Another indication of the broad influence that Sheikh Jaʿfar exerted was his success, in 1219/1804, in persuading Moḥammad-ʿAli Mirzā, commander of a Persian force invading Iraq, to halt his advance on Baghdad and to release the Arab and Turkish troops he had captured; this earned him the gratitude of ʿAli Pasha, the Ottoman governor of the city. The Ottomans reciprocated by helping him arm the inhabitants of Najaf to ward off the Wahhābis, who had been raiding southern Iraq for several years. Again in 1227/1812, he was able to persuade a Persian force to draw back from Baghdad. At around the same time, possibly somewhat earlier, he was one of the numerous ulama to deliver a fatwā proclaiming the war of defense then underway against Russia to be an instance of jehād ( jihad, on which, see ISLAM IN IRAN xi) (Algar, 1969, p. 79).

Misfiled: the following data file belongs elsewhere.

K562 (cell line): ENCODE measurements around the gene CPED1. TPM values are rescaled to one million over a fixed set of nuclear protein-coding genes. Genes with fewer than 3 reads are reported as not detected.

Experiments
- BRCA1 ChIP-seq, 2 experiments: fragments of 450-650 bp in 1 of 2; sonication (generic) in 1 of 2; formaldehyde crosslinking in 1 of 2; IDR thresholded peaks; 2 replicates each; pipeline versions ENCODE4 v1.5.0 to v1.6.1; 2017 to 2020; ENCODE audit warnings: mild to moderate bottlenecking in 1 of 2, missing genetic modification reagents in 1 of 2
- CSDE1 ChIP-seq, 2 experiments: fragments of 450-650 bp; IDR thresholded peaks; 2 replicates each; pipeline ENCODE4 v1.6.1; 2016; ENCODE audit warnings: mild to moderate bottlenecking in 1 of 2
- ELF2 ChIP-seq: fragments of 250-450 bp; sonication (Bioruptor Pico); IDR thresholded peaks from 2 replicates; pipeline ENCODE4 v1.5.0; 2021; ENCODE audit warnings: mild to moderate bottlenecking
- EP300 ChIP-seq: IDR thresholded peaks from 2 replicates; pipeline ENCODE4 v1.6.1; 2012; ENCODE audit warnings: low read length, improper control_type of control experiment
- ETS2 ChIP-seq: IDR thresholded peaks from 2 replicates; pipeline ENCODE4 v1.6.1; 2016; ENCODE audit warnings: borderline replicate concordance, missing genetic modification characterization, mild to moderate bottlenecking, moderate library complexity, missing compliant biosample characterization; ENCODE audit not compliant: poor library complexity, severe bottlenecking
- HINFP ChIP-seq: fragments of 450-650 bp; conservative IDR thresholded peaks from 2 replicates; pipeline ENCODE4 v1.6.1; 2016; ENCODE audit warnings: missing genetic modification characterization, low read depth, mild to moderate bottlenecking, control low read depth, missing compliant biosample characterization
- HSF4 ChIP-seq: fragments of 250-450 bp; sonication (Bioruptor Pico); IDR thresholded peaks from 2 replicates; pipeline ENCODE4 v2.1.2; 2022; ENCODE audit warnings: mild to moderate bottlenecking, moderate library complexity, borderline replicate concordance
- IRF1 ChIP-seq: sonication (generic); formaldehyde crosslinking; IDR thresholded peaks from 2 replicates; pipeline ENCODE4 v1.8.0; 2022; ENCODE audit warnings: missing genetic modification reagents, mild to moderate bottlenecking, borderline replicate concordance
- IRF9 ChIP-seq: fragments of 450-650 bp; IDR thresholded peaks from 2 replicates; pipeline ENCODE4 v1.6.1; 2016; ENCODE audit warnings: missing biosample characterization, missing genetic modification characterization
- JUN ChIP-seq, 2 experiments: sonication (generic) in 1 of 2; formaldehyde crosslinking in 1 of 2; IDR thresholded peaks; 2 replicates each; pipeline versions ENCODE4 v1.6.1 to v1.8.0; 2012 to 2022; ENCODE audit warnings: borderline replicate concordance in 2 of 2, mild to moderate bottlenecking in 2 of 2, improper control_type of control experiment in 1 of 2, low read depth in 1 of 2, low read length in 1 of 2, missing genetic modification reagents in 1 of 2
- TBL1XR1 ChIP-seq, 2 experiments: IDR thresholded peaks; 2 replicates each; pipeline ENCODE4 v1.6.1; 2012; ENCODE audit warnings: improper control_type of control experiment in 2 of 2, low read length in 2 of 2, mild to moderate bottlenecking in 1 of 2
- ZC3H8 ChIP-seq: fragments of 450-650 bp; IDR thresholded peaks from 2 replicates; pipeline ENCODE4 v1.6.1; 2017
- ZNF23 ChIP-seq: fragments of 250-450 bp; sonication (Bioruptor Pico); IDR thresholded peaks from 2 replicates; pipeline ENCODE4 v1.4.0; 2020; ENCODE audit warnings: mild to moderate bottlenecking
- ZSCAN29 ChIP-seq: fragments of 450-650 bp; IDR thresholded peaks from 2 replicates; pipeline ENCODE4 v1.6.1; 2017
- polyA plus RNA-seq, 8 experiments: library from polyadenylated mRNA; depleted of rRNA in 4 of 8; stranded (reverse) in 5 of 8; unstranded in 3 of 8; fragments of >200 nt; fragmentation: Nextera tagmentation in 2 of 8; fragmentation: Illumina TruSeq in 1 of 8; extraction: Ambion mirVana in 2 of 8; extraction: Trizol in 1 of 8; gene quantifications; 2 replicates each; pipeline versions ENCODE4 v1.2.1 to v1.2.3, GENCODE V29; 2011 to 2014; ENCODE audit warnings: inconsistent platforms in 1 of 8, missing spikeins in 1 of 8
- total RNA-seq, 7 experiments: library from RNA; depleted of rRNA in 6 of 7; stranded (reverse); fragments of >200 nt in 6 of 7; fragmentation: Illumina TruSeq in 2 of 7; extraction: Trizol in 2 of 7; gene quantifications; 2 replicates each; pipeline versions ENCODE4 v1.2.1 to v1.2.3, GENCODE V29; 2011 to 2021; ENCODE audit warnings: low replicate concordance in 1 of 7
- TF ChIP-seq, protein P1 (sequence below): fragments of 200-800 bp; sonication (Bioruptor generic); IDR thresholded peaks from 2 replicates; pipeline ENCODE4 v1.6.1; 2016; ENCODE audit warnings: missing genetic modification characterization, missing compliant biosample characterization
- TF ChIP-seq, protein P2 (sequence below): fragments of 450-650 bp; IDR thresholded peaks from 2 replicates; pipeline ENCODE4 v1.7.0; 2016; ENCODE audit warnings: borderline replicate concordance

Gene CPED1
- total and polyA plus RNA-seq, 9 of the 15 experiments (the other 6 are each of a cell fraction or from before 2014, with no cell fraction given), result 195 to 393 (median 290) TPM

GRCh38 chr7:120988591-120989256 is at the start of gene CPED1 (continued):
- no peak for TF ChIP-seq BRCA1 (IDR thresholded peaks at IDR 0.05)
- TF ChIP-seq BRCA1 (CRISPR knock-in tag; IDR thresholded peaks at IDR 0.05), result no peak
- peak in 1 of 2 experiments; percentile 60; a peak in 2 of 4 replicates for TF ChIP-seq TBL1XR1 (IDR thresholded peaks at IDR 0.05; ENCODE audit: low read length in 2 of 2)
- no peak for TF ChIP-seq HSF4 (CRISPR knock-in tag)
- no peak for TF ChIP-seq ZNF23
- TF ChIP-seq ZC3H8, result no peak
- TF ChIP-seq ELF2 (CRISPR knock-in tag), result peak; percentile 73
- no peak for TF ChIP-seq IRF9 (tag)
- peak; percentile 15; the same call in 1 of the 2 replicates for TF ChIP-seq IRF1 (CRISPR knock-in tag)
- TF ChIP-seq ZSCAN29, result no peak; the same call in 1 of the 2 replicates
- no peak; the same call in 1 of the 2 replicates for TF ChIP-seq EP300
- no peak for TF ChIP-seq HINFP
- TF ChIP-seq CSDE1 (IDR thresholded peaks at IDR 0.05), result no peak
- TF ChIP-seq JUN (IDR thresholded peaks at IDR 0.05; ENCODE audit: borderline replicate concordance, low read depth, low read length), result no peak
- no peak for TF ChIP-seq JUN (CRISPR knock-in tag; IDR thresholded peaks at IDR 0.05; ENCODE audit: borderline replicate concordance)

Sheikh Jaʿfar died on 22 Rajab 1228/21 July 1813 and was buried in Najaf, leaving behind both a formidable literary legacy and a lineage of prominent scholars that was to persist for several generations. The following appears to be a complete list of his works, most of them still unpublished: (1) Kašf al-ḡeṭāʾ ʿan Mobhamāt al-šariʿat al-Ḡorrāʾ, published in Tehran in 1271/1855, the book on the principles of jurisprudence that earned him his sobriquet, Kāšef-al-Ḡeṭāʾ, its excellence the more remarkable for being written while he was traveling without access to relevant works by his predecessors; (2) the similarly titled Kašf al-ḡeṭāʾ ʿan maʿāʿeb Mirzā Moḥammad ʿAduv al-ʿolamāʿ, discussed above; (3) al-Ḥaqq al-mobin fi taṣwib al-mojtahedin va taḵṭeʿat johalāʿ al-Aḵbāriyin (“Manifest truth in vindicating the mojtaheds [i.e., the Oṣulis] and refuting the ignorant among the Aḵbāris”), a somewhat conciliatory work, in that only “ignorant” Aḵbāris are harshly condemned, published in Tehran in 1316/1898 together with al-Qawāʿed al-šarʿiya, a compilation by Musā b. Moḥammad-Reżā, one of Sheikh Jaʿfar’s descendants; (4) Eṯbāt al-ferqat al-nājiya men bayn al-feraq al-Eslāmiya (“Establishing which of the Islamic sects is that destined for salvation”), an attempt to prove that Shiʿis are the sect uniquely destined for salvation, according to a Hadith, the authenticity of which has increasingly come under question; (5) Aḥkām al-amwāt (or al-janāʾez), regulations for washing and burying the dead; (6) Buḡyat al-ṭāleb fi maʿrefat al-mafruż wa’l-wājeb (“The desideratum of the student in the knowledge of the ordained and the obligatory”), a work partly on dogmatic topics and partly on ritual ablutions and prayer; (7) al-ʿAqāʿed al-Jaʿfariyya (“Jaʿfari creed”); (8) Resāla fi’l-ʿebādāt al-māliya (“Treatise on acts of worship involving the expenditure of property”); (9) Resāla fi’l-ṣawm (“Treatise on fasting”); (10) Ḡāyat al-morād (“The ultimate purpose”), a work on jehād, possibly identical with the fatwā he gave on the occasion of the First Russo-Persian War; (11) Šarḥ al-qawāʿed, a commentary on the chapter in ʿAllāma Ḥelli’s al-Qawāʿed concerning transactions; (12) Kašf al-eltebās bayn al-ḥayż wa’l-esteḥāża wa’l-nefās (“Resolving the confusion between menstrual, pre-menstrual, and post-parturitional discharge”); (13) Manhaj al-rašād le man arāda al-sadād (“The path of guidance for those who seek the right opinion”), a politely worded response to the denunciation of sundry traditional practices by ʿAbd al-ʿAziz b. Moḥammad, the Saudi chieftain; it counts as the first refutation of Wahhabism from either a Sunni or a Shiʿi pen (published on pp. 30-180 of Moḥammad Ḥosayn Kāšefal- Ḡeṭāʾs al-ʿAbaqāt al-ʿanbariya fi ṭabaqāt al-Jaʿfariya [Beirut, 1418/1998]; an extract translated in Algar, 2002, pp. 81-84). Sheikh Jaʿfar also wrote poetry, claiming to be both ašaʿr al-foqahāʾ (“the best poet among the jurisprudents”) and afqah al-šoʿarāʾ (“the most learned in jurisprudence among the poets”; cited in Modarres, V, p. 26).